22

What is the effect of judicially noticed facts/laws?

Civil cases – the jury must take judicially noticed facts as conclusive. Criminal cases – the jury may take judicial notice facts as conclusive, but not required to.
***Note judicially notice facts may not be used to direct any portion of a verdict in a criminal case.

23

What is hearsay?

Hearsay is an out-of-court statement offered to prove the truth of the matter asserted.
--statements: an oral or written assertion, or nonverbal conduct intended as an assertion. Non-– human assertions are not statements [test results, radar gun readings, dog barking].

24

What are the four common non-– hearsay uses of out of court statements?

Statement of independent legal significant – statements containing legally operative words or phrases, such that the statement itself is a legal factor in the case. [Offer, acceptance, words of the donative intent – gifts].

Statements offered to show their effect on the listener – E.G. comparative negligence claims – statement by third-party warning P of the injury causing condition.

Statements offered to show speakers knowledge – E.G. D charged with conspiracy, claims he did not know about the crime; an out-of-court statement indicating D had been told the specifics of the crime will be admissible, indicating he knew it was being planned.

Statements offered show state of mind – E.G. statement by D before committing a crime indicating he might have been insane.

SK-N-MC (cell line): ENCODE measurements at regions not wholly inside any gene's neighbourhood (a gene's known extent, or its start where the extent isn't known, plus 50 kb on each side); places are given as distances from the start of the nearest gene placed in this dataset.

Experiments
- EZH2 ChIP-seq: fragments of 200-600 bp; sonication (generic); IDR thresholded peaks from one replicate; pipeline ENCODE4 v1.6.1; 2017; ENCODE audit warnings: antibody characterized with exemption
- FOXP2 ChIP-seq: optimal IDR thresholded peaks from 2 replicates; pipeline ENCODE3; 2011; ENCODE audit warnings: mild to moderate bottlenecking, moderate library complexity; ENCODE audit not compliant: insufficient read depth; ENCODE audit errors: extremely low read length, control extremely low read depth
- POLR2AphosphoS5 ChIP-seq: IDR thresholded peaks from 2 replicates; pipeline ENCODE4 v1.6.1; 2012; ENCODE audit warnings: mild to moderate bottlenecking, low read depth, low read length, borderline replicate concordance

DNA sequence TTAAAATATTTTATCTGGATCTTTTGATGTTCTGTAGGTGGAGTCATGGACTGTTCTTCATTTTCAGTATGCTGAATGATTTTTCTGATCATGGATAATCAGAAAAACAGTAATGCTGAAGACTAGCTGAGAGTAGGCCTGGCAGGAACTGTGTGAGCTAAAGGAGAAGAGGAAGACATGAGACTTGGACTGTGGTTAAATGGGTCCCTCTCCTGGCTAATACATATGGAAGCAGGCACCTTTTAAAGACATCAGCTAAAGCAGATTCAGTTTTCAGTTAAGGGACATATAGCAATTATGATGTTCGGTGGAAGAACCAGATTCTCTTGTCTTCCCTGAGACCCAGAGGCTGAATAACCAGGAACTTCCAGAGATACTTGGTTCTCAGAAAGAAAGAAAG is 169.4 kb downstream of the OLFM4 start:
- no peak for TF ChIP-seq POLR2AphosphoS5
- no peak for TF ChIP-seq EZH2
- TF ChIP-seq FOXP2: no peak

25

What are the four hearsay exemptions?

Admissions – out-of-court statements by a party are admissible if offered against that party.
--judicial admissions – made in pleading or testimony.
--adoptive admissions – acquiescence in another's statement.
----silence can be an admission if: party heard, understood, and was capable of responding to a statement and a reasonable person in the parties position would have responded.
--vicarious admissions – made by an agent or employee.
--Co-conspirator admissions – statements by D's co-conspirators are admissible against D if made in furtherance of the conspiracy.

Prior inconsistent statements given under oath.

Prior consistent statements – if offer to rebut a charge of fabrication, improper bias, or improper motive.

Prior statements of identification after perception.

26

What is the main difference between 803 exceptions and 804 exceptions?

803 exceptions do not require the declarant to be unavailable; however, 804 exceptions do require the declarant unavailable.

27

What are the thirteen 803 exceptions?

Present state of mind,
excited utterance,
present sense impression,
physical conditions [for medical diagnosis or treatment],
past recollection recorded,
business records,
public records or reports,
judgments and prior convictions,
ancient documents,
documents affecting property interest,
learned treaties,
family reports,
market reports.

28

What are the five 804 exceptions?

Former testimony exception,
statement against interest,
dying declarations,
statement of personal or family history,
Statements offered against party procuring declarant's availability.

29

What are the five reasons a declarant is unavailable?

Privilege,
death or physical/mental illness,
refusal to testify despite a court order,
lack of memory,
absence – beyond the reach of court subpoena power.